Can my dog overcome nervousness?
(Q) I recently lost my faithful friend and I’ve been given another German Shepherd Dog from a kennel. She’s very nervous and is always listening in case somebody comes into the house. If they do, she’ll go under the table in the corner. If it’s my nephew with his young daughter, she’ll let the girl stroke her but then hide away again and shiver. How can I help her to overcome her nervousness? She wants to lie under the table all the time and will only lie close to me now and again.
(A) Behaviourist Claire Arrowsmith says: I’m sorry to hear about the loss of your old dog. It’s still very early days with your new GSD and it takes time for a nervous dog to settle in and build up her confidence.
However, it does sound as though this dog will need some extra help. She’s using clear signals to tell you she’s uncomfortable and it’s important that you take note and work to make her feel safe, especially when around people. She shouldn’t be approached while she is hiding, as the fact that she can’t escape any further may force her to resort to a more aggressive response. Instead, give her space and reward her well when she does venture out, even if just for a short time. The reward could be some treats in a bowl if she is not comfy taking them from your hand at first.
Be careful not to go overboard on the petting and the fuss until she is more comfortable with interacting with people. A little attention and praise is better than overwhelming her as this could put her off approaching again.
A dog appeasing pheromone (Adaptil) diffuser may help to relax your dog and therefore aid your progress. This can be plugged in where she spends most of her time so that she feels more secure and less inclined to hide away under the table. Take this plan step-by-step, working with familiar family and then later on with new people. Never rush her as she will begin to show more interest when she is ready.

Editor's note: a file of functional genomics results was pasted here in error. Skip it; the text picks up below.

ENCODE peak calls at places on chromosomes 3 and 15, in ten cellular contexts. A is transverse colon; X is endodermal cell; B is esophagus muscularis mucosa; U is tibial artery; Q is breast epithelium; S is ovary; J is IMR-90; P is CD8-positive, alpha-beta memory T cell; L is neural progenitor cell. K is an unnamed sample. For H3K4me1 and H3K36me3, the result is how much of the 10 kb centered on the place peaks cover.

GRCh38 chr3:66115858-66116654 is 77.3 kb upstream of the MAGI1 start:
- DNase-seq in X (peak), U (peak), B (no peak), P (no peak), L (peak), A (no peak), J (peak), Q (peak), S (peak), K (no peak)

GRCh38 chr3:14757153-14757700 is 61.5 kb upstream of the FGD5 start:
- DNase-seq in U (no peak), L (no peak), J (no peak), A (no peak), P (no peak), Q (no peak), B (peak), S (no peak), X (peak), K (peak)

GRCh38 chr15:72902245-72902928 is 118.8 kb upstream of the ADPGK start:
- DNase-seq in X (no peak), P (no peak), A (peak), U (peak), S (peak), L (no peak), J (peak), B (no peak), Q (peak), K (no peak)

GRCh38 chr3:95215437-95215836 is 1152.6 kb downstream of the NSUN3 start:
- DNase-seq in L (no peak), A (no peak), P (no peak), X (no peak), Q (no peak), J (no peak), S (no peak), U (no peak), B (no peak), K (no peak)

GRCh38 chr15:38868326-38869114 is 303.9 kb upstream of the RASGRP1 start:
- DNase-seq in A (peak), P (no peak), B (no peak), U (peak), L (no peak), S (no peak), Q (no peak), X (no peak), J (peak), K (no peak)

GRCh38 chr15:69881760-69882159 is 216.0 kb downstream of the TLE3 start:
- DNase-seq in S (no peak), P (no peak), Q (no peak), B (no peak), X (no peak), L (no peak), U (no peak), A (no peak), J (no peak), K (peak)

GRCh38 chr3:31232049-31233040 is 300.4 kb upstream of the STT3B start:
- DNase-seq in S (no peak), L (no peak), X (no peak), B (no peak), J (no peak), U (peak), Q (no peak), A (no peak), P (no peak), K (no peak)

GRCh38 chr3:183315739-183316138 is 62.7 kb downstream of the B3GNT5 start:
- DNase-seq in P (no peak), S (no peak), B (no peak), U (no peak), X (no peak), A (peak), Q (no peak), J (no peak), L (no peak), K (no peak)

- Naturally more cautious than other dogs, nervous dogs need extra care when being introduced to new situations or meeting new people.
- Proper socialisation, and regular exposure to positive experiences, is key to these dogs, whose nervousness is generally inherited from their parents.
- It is easy for them to become overwhelmed by certain situations so it is up to their owners to ensure this doesn’t happen.
- Lip licking, yawning, backing away, and hiding may all be signs of nervousness.
- If you see this behaviour in your dog, either move away from the situation or distract him by doing something he enjoys.
- In some instances it may be a good idea to seek professional help, from a qualified behaviourist recommended by your vet.